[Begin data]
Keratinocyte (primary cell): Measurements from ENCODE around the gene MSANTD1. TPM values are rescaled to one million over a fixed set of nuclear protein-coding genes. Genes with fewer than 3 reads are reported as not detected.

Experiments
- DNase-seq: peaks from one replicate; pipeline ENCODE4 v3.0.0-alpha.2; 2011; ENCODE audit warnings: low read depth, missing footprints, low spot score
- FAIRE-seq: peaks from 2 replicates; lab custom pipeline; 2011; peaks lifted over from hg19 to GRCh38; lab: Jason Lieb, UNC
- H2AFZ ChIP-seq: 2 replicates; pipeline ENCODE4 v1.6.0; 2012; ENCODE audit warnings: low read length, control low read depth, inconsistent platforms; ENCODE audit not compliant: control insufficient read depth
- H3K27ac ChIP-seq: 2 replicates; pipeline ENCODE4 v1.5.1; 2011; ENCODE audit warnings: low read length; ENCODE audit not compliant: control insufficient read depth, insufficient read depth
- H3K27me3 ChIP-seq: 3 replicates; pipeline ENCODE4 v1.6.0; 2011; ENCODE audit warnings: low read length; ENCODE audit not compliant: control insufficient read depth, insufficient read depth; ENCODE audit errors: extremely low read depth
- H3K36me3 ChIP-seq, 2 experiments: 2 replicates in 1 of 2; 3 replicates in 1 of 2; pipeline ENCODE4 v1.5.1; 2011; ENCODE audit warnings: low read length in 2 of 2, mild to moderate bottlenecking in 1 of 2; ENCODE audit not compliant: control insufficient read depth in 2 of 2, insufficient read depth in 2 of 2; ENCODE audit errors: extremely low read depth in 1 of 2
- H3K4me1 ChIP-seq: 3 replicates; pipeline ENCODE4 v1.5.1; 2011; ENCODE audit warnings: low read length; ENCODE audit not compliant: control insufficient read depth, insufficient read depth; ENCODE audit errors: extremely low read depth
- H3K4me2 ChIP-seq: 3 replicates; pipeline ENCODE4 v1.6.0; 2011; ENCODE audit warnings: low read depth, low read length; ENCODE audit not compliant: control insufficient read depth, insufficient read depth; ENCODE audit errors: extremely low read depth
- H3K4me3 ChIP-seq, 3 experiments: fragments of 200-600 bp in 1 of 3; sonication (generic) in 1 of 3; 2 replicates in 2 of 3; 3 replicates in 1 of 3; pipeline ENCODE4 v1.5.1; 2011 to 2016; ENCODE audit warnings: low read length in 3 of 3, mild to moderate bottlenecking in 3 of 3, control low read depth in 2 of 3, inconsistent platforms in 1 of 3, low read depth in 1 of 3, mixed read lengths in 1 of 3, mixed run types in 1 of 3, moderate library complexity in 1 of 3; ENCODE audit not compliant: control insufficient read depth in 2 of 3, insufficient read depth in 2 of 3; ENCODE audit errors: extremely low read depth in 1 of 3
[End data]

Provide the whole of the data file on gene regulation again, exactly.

Keratinocyte (primary cell): Measurements from ENCODE around the gene MSANTD1. TPM values are rescaled to one million over a fixed set of nuclear protein-coding genes. Genes with fewer than 3 reads are reported as not detected.

Experiments
- DNase-seq: peaks from one replicate; pipeline ENCODE4 v3.0.0-alpha.2; 2011; ENCODE audit warnings: low read depth, missing footprints, low spot score
- FAIRE-seq: peaks from 2 replicates; lab custom pipeline; 2011; peaks lifted over from hg19 to GRCh38; lab: Jason Lieb, UNC
- H2AFZ ChIP-seq: 2 replicates; pipeline ENCODE4 v1.6.0; 2012; ENCODE audit warnings: low read length, control low read depth, inconsistent platforms; ENCODE audit not compliant: control insufficient read depth
- H3K27ac ChIP-seq: 2 replicates; pipeline ENCODE4 v1.5.1; 2011; ENCODE audit warnings: low read length; ENCODE audit not compliant: control insufficient read depth, insufficient read depth
- H3K27me3 ChIP-seq: 3 replicates; pipeline ENCODE4 v1.6.0; 2011; ENCODE audit warnings: low read length; ENCODE audit not compliant: control insufficient read depth, insufficient read depth; ENCODE audit errors: extremely low read depth
- H3K36me3 ChIP-seq, 2 experiments: 2 replicates in 1 of 2; 3 replicates in 1 of 2; pipeline ENCODE4 v1.5.1; 2011; ENCODE audit warnings: low read length in 2 of 2, mild to moderate bottlenecking in 1 of 2; ENCODE audit not compliant: control insufficient read depth in 2 of 2, insufficient read depth in 2 of 2; ENCODE audit errors: extremely low read depth in 1 of 2
- H3K4me1 ChIP-seq: 3 replicates; pipeline ENCODE4 v1.5.1; 2011; ENCODE audit warnings: low read length; ENCODE audit not compliant: control insufficient read depth, insufficient read depth; ENCODE audit errors: extremely low read depth
- H3K4me2 ChIP-seq: 3 replicates; pipeline ENCODE4 v1.6.0; 2011; ENCODE audit warnings: low read depth, low read length; ENCODE audit not compliant: control insufficient read depth, insufficient read depth; ENCODE audit errors: extremely low read depth
- H3K4me3 ChIP-seq, 3 experiments: fragments of 200-600 bp in 1 of 3; sonication (generic) in 1 of 3; 2 replicates in 2 of 3; 3 replicates in 1 of 3; pipeline ENCODE4 v1.5.1; 2011 to 2016; ENCODE audit warnings: low read length in 3 of 3, mild to moderate bottlenecking in 3 of 3, control low read depth in 2 of 3, inconsistent platforms in 1 of 3, low read depth in 1 of 3, mixed read lengths in 1 of 3, mixed run types in 1 of 3, moderate library complexity in 1 of 3; ENCODE audit not compliant: control insufficient read depth in 2 of 3, insufficient read depth in 2 of 3; ENCODE audit errors: extremely low read depth in 1 of 3